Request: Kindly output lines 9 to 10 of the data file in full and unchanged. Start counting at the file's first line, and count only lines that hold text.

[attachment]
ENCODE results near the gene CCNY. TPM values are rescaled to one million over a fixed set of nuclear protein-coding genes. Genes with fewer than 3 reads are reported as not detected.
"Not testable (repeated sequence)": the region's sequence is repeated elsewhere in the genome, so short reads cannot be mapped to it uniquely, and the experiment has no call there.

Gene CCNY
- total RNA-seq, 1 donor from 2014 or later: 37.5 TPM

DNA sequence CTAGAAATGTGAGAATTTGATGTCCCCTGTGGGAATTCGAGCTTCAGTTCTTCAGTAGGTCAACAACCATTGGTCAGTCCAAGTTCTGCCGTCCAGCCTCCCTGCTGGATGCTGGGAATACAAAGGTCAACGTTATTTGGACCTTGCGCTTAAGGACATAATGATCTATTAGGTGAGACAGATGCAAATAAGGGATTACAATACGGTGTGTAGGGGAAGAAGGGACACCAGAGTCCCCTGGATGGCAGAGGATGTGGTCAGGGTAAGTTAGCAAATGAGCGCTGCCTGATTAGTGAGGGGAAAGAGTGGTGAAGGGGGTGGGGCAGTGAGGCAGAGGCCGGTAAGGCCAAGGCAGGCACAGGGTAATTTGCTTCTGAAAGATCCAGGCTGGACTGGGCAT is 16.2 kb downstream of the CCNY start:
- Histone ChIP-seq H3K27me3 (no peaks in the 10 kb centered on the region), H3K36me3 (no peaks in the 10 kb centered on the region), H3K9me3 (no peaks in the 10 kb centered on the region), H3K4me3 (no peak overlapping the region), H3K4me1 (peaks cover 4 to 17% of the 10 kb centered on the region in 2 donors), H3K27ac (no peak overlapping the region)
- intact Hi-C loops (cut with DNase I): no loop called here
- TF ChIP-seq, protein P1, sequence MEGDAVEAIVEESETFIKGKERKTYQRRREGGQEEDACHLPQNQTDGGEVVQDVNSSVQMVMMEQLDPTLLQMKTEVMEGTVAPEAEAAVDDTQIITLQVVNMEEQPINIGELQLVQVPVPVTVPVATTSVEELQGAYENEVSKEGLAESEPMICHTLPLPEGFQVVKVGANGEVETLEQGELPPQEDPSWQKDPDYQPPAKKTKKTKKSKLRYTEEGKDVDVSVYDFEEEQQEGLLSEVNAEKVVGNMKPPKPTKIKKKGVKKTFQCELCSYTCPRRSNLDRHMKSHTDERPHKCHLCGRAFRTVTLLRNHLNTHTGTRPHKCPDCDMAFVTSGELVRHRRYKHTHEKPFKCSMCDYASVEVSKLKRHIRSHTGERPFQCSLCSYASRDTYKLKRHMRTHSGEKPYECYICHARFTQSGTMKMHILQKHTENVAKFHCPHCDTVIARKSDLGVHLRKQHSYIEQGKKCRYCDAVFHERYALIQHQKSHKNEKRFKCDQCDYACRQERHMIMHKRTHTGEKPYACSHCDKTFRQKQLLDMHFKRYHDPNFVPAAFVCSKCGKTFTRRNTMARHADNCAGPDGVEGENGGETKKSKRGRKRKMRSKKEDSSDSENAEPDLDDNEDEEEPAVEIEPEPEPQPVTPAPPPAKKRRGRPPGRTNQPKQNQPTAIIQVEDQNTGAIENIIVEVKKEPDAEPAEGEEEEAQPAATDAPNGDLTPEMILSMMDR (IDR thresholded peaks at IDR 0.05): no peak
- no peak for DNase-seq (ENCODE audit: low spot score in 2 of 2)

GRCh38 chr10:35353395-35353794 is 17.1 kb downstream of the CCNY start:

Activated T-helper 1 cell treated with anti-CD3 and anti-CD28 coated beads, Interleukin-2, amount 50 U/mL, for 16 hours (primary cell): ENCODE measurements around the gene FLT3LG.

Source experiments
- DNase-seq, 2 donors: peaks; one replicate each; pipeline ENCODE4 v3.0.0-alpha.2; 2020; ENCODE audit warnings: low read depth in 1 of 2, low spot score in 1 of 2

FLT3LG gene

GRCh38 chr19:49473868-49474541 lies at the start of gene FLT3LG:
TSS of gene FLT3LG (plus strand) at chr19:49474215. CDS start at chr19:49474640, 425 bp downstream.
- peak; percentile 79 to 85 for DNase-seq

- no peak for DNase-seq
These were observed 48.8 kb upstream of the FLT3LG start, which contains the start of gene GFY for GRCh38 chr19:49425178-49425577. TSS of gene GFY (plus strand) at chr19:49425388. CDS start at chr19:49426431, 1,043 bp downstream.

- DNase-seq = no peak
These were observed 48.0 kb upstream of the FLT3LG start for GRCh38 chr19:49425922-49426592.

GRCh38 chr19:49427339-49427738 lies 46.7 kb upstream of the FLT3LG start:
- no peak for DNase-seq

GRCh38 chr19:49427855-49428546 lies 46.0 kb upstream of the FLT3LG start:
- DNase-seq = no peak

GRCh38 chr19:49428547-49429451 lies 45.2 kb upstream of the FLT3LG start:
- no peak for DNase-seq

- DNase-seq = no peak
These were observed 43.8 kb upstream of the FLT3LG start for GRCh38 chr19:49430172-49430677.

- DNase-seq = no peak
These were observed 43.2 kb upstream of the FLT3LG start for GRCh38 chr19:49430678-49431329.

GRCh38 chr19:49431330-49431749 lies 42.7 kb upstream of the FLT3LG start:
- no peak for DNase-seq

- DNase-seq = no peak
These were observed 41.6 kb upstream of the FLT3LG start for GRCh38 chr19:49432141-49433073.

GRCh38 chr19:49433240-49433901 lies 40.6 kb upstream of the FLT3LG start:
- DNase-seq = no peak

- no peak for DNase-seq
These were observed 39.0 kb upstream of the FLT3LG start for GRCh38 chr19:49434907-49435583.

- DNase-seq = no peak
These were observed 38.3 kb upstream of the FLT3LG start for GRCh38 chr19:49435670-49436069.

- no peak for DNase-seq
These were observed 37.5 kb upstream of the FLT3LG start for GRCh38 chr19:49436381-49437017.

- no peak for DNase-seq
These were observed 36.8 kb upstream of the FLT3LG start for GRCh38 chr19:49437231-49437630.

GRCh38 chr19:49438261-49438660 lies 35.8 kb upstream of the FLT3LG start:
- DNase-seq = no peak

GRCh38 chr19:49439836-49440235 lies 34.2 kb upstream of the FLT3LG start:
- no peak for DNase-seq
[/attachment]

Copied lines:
- no peak for DNase-seq (ENCODE audit: low spot score in 2 of 2)

GRCh38 chr10:35353395-35353794 is 17.1 kb downstream of the CCNY start: